Fakes

Sadly, as any item becomes more desirable some charlatan will emerge with the intention of making a quick profit at the expense of the inexperienced collector and even at times the experienced collector.

I am not going to go in to all of the detail that the collector must consider to protect themselves. The best advice I can give is get hold of good reference manuals on your area of interest, join a collectors club if there is one in your area. Join an internet knife forum such as Australian Blade Forums, British Blades, Blade Forums, Knifeforums and more. See my links page

What I intend to do here is simply list some of the Fakes and Forgeries that I have come across that impact on my area of interest.

The sad thing is that many of these knives have been purchased and are being held in collections by people who believe them to be genuine. At some time in the future some researcher may view these knives and thinking them to be genuine, draw some incorrect conclusions. This is an attempt to put the record right.

Pattern 8173/1914 clasp knife
Knife with fake markings
Knife with fake markings
The markings on this knife are false



Pattern 8173/1914 clasp knife
Knife with fake markings
Knife withfake markings
The markings on this knife are false



Pattern 8173/1914 clasp knife
Knife with fake markings
Knife with fake markings
The markings on this knife are false



Pattern 8173/1914 clasp knife
Knife with fake markings
Knife with fake markings
The markings on this knife are false



Boer War pattern Clasp Knife
Knife with fake markings
Knife with fake markings
The markings on this knife are false

The sad thing about this knife is that it is a genuine Boer War pattern knife. It is very similar to the 8173/1914 pattern knife. Unfortunately the mongrel who decided to "enhance" this knife with false markings did not know this and no doubt thought that he was turning a reasonably common WW1 knife in to a much rarer Boer War knife. By adding the false markings to the knife the Faker has all but destroyed any value that this knife would have had to a knowledgable collector.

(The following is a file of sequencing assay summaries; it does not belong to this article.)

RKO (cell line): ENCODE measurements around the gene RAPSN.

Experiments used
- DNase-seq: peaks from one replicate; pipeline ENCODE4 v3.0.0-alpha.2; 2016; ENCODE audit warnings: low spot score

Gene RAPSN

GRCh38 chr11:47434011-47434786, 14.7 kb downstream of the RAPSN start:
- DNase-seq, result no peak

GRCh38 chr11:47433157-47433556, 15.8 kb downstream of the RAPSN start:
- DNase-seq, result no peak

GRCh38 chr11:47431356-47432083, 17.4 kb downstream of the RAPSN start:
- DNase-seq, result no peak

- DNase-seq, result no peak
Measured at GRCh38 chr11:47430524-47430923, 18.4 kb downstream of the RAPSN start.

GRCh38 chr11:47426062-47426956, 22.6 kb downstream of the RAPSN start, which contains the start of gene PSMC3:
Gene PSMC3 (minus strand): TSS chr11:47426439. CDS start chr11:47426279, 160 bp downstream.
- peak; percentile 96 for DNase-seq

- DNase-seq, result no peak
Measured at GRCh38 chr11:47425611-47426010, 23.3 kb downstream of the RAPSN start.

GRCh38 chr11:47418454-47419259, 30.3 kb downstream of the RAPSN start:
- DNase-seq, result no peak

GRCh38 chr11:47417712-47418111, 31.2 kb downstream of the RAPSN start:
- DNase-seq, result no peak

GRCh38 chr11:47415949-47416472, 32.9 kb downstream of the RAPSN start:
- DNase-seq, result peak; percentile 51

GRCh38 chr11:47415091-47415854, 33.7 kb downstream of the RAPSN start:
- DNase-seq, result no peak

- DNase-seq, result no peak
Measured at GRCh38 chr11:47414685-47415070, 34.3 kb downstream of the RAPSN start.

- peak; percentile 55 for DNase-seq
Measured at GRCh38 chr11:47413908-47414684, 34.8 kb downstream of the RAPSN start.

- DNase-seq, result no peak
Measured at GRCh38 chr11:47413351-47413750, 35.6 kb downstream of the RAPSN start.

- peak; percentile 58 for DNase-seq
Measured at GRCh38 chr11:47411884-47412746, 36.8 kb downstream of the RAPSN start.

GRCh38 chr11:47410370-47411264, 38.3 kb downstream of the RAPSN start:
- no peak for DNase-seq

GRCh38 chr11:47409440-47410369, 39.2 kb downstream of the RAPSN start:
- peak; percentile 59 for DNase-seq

WW1 British 6353/1905 3 blade clasp knife with black horn scales
Knife with fake markings
Knife with fake markings
Knife with fake markings
The markings on this knife are false!
To add insult to injury, the seller of this knife described it as a Boer War knife. Bit hard for a knife that did not come in to service until 1913.



WW2 British 3 blade clasp knife with black bexoid scales
Knife with fake markings
Knife with fake markings
The markings on this knife are false!



Royal Navy (RN) pattern clasp knife
Knife with fake markings
Knife with fake markings
Knife with fake markings
The markings on this knife are false!



Royal Navy (RN) pattern clasp knife
Knife with fake markings
Knife with fake markings
Knife with fake markings
The markings on this knife are false



Royal Navy (RN) pattern clasp knife
Knife with fake markings
Knife with fake markings
Knife with fake markings
The markings on this knife are false!



Post War Stainless Steel British pattern clasp knife
Knife with fake markings
Knife with fake markings
This knife is widely considered by collectors to be a fake. It turns up from time to time described as either a British (most common) or Australian Military knife!



Australian Army Stiletto
Reproduction or Copy
This knife was offered by a dealer in 2010 as a Fairbairn Sykes knife which it is clearly not. It appears to be a well made reproduction of the WW2 Australian Army Stiletto.



Australian Army Utility Knife Sheath
Reproduction or Copy
This sheath is often offered with the AAUK as genuine.

Collectors of Australian Army Utility Knives will often come across a reproduction sheath being offered as a genuine sheath. These sheaths appear to be the same ones that were provided with the EK Knives AAUK replica. The EK knife and the sheath provided were of excellent quality. For some reason there seems to have been a surplus of the sheaths. They often turn up paired with an original AAUK. These sheaths have aluminium rivets. The war time production sheaths had steel split rivets. The other give away is that the holding strap has been removed. This is because the EK knives were thinner in the grip cross section than the original knives.